R.E.M.’s Mike Mills on Saying Goodbye After Three Decades

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Frank Franklin II / AP
Frank Franklin II / AP

This week, almost two months after their amicable break-up, R.E.M. will release a 40-song retrospective titled R.E.M., Part Lies, Part Heart, Part Truth, Part Garbage, 1982-2011. Bassist Mike Mills spoke to TIME about why he never wanted to sing lead and what he thinks is the band’s best song.

Should I say congratulations? Is that what one says after a band breaks up?

Oh, absolutely. It’s not so much congratulations on the end of the band, but congratulations on 31 wonderful years and the opportunity to end it on our own terms.

So why now?

I think we’re at a creative high point in our career. We’ve accomplished most everything we wanted to accomplish. So why not take the opportunity to walk away as friends with no negative motivation, no external pressure, no internal pressure. Just the chance to shake hands and say ‘Job well done’ and move on to other pursuits.

How does a band last for three decades, through all the stress that any relationship undergoes?

There are times when each of us has felt aggrieved and said ‘Screw it, I’m done with this.’ And then either our own internal voice or a friend or a fellow musician will point out that not only are these the guys you’re going to do your best work with, but these are your friends. And you need to get over whatever is bothering you.

(MORE: The All-TIME 100 Songs)

Logistically, how does a band break up? How did you arrive at that decision? Is it a group meeting? Does someone send out an email?

We started talking on the 2008 tour. We realized that in a couple of years we would have some decisions to make. Oddly enough, we all came independently to the conclusion that maybe this is a time to do something that really hasn’t been done before and walk away from it with a smile and a handshake.

You have all these other employees that are not members of the band. How do you go about disseminating the fact that you’re breaking up to those people—to your staff, to your crew, to all the people who are as wrapped up in the R.E.M. enterprise as you are?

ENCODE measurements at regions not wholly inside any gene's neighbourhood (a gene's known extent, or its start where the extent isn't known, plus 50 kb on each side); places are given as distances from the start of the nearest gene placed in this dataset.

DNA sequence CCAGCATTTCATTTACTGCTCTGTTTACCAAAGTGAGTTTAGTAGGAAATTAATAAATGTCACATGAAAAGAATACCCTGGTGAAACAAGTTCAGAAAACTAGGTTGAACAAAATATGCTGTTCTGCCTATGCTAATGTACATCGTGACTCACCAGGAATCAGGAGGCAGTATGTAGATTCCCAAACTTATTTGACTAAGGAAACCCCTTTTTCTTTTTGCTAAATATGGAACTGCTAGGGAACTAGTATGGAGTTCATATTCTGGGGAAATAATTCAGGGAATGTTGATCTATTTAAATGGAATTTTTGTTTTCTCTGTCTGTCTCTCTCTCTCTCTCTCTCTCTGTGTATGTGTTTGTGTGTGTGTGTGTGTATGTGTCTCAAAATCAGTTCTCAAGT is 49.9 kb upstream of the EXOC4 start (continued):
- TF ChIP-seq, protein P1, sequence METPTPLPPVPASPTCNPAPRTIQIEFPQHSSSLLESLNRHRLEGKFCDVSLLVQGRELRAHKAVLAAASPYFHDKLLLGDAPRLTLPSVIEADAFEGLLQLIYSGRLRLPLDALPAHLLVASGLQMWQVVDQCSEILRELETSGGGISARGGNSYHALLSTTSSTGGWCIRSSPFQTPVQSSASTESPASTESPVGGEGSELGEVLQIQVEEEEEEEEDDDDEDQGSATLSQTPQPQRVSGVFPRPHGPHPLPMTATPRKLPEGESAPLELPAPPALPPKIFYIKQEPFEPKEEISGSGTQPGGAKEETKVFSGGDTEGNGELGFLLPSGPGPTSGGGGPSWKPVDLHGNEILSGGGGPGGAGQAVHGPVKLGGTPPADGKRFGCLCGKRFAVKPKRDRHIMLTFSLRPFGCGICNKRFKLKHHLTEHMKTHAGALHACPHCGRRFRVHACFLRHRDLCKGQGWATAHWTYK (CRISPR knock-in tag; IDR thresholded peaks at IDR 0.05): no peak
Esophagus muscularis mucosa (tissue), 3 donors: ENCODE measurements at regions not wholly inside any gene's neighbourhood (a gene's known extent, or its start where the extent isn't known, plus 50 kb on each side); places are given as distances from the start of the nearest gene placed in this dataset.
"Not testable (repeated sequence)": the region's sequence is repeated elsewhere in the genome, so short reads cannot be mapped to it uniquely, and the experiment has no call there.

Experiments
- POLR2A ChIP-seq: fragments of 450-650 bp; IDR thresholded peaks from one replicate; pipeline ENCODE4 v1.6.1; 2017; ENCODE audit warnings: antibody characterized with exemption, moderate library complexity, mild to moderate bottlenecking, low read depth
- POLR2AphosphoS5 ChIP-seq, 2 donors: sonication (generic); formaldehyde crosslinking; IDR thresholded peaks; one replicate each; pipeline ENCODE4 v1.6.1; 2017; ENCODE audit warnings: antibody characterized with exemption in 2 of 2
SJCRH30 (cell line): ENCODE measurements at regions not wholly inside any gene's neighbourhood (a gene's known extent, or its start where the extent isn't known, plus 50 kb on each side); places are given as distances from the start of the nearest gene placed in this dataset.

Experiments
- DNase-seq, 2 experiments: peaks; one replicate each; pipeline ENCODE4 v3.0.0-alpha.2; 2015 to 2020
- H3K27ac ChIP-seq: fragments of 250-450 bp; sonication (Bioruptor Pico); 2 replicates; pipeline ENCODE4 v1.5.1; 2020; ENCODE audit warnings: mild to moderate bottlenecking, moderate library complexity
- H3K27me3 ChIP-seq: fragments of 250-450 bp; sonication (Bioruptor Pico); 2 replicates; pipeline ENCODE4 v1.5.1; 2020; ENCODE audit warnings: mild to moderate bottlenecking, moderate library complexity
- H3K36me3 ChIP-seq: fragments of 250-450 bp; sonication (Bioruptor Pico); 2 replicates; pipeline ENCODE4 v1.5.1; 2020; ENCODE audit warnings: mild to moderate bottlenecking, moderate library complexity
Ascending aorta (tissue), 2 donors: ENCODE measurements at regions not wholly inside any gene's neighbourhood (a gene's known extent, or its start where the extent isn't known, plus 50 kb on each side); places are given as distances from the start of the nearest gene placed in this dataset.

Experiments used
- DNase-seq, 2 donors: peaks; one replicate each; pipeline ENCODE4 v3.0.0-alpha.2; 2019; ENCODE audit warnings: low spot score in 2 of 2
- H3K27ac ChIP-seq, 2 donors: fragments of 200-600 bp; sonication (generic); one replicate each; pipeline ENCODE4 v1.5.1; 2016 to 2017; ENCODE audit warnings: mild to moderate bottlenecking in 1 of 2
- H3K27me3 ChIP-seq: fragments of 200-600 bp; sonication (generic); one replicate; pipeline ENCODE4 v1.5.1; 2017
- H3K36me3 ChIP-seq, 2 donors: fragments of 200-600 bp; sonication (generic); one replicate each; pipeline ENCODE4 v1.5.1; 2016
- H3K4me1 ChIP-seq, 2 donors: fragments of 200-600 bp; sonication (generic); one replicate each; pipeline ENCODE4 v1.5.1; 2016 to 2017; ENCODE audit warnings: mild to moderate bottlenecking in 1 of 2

Once we made the decision, we kept it very tightly between the four of us — ourselves and our manager. The office staff were the first to be told publicly and then I think we all got on the phone and told the record company, family, close friends and then the public at large.

What periods in R.E.M.’s career did you think were the most artistically fruitful? I never know if musicians see bands going through all these different phases the way outsiders or music critics do.

I suppose in certain ways you’re aware of that. For example, when Bill left the band, we chose to take that as an opportunity to throw all the rules out the window. We didn’t have a drummer, so we made a fairly electronic record with lots of drum machines. Why not? Let’s see what R.E.M. sounds like when we approach music from this direction. There was a time when Peter got sick of playing electric guitar, so we tended to approach things with a more acoustically driven instrumental lineup, and it led to parts of Green and Out of Time and Automatic For the People. It’s a continuum for the band, because you’re in it as it’s happening. At the same time, there are forces that cause change and you roll with those forces and you use them to whatever advantage you can. You don’t wanna make the same music over and over again, so in a way you welcome these things that push you in a different direction.

(MORE: A Look Back on R.E.M.’s Career)

When Berry left the band, did you say, ‘Well this is not R.E.M. anymore, so this is going to be weird.’